Reviews & Counting
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Mimic 3: Sentinel(2003)
Written by: The Arrow
Director: J.T. Petty

Karl Geary/Marvin
Lance Henriksen/Garbage Man
Alexis Dziena/Rosy
Rebecca Mader/Carmen
6 10
Twenty-four year old Bubble Boy Marvin (Geary) loves playing “Peeping Tom” out of his high-rise window, taking pictures of the world around him and of its inhabitants. His visual stroking ways are jacked to a whole new level though when he eventually spots a couple of mutated giant insects (known as the Judas Breed) causing a ruckus in his neighborhood. Who let the bugs out!
I loved Guillermo del Toro’s underrated \"Mimic\" and after the massive letdown that was \"Mimic 2\", I wasn’t asking for much as I slapped \"Mimic- Sentinel\" into my DVD player. All I was craving was one thing and one thing only; seeing massive buggers kill a lot of freakin\' people. And you know what? That’s not what I got. I got something different. Different is good!

\"Mimic-Sentinel\" played it smart by taking the stand alone route, solely retaining the creepy-crawlies and the mythology of the two previous films. No returning ball-busting side-characters this time around. Thank the Rourke! The flick actually played out as a character-driven, “arty fartsy” version of \"Mimic\" and its unorthodox intimate nature for a film of its type, mucho appealed to me. It was yet another statement to the rule that sometimes \"less is more\". Taking its cue from Hitchcock’s “Rear Window”, this sucka swiftly put me into the lead character\'s (played by Karl Geary) shoes and for most of its running time, turned me into a curious voyeur. That approach sorta made me feel like an active participant within the film. I saw what Marvin saw and was living the events from his same perspective. That made the experience such a groovy one.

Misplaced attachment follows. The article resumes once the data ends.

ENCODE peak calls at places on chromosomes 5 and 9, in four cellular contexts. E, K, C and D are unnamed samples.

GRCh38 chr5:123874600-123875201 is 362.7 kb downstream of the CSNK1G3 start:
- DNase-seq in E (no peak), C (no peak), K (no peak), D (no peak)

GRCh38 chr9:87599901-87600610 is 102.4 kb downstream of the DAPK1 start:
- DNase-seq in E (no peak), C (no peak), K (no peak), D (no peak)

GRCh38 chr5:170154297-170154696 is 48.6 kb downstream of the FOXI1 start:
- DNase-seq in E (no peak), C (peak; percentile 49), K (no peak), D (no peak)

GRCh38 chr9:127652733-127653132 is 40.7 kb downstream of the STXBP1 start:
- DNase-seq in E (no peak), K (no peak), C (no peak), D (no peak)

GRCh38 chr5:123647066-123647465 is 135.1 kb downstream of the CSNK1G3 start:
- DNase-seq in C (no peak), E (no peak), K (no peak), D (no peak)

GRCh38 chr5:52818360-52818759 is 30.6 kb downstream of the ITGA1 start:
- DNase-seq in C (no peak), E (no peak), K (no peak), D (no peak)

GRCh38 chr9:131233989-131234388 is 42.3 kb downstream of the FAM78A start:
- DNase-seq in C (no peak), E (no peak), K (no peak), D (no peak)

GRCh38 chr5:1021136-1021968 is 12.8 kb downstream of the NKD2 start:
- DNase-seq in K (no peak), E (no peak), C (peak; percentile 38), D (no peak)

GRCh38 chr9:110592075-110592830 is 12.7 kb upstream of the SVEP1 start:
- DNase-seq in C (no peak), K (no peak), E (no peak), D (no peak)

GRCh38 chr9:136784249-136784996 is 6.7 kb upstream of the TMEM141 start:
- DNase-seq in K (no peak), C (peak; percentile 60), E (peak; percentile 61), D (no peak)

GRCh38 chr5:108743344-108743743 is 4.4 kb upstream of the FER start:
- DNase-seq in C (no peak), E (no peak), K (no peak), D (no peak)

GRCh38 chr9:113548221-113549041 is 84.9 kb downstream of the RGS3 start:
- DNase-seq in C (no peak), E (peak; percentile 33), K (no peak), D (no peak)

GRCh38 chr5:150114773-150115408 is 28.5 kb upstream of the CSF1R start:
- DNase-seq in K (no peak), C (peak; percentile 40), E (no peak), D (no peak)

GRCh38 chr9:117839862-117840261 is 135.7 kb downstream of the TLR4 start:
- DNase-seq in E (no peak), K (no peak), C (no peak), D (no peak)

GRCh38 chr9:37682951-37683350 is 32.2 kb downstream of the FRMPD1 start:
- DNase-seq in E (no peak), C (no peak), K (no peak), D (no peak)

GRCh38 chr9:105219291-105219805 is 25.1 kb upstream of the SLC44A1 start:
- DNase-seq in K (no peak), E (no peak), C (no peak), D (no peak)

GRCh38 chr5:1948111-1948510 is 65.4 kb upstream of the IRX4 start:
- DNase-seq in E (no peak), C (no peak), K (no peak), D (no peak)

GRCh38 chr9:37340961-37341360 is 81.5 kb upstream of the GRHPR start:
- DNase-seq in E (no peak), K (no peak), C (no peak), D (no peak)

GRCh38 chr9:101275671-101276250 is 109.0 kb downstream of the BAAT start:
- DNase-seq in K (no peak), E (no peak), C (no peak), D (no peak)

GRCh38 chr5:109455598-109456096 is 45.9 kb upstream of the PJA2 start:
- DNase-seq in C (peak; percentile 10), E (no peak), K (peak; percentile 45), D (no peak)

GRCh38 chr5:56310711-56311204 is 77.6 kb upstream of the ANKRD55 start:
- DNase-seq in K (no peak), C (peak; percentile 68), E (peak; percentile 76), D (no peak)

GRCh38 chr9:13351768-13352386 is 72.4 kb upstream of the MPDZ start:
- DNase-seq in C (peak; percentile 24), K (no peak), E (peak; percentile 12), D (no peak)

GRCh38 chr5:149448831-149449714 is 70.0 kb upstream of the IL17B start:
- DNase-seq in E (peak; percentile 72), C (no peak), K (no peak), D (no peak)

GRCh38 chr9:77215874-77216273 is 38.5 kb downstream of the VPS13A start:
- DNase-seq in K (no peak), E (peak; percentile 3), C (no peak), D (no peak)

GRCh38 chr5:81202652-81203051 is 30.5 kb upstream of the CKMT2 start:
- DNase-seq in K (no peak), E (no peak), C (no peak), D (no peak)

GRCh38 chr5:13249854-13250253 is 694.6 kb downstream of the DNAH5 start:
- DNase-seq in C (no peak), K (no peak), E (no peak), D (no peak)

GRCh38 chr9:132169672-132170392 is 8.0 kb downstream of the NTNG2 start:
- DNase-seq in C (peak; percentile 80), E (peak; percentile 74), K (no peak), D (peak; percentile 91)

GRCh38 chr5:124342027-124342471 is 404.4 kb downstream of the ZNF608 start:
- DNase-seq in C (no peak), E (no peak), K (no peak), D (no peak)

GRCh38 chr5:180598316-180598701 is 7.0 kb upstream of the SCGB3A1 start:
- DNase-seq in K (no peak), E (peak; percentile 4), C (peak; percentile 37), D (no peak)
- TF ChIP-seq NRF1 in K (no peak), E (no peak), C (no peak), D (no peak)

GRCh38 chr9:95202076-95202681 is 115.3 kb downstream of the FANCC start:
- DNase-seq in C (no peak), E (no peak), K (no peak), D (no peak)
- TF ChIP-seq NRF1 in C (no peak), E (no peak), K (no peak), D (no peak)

Having said that, film is, after all, a visual medium and it always pleases me when a director puts emphasis on his images to tell his tale. The story and the characters here were mostly communicated visually and that gave Petty carte blanche making way for some creative techniques. I particularly enjoyed the black circle around the frame that popped up near the end of the film. It acted as our own personal peep hole and had the movie keep to its voyeuristic theme even when the lead character wasn’t behind the camera. Pretty damn clever! Being that dialogue was minimal, I was also taken in by just how much of the roles burst through the screen, especially when it came to the lead of Marvin brilliantly tackled by Karl Geary. I got to know and care about most of the players here. Good stuff!

The same amount of panache was applied to the scare scenes and the bug action scenarios which were bathed in darkness and stylistically edited for maximum sucker punch on my melon. Petty sure knew how to handle his buggie stars! Whether they were standing immobile in the shadows in human-like form, making that damn creepy sound, eerily shifting direction or bugging out full blown into monster attack, the big critters in this film creeped the living shite out of me. Wait till you see them “tap dance” on a human being with their sharp claws! FUN TIMES! Backed by the solid visual effects communicating them (a mix of prosthetic and CGI), these slimy baddies kicked all kinds of girlscout cookies! SPOOKY!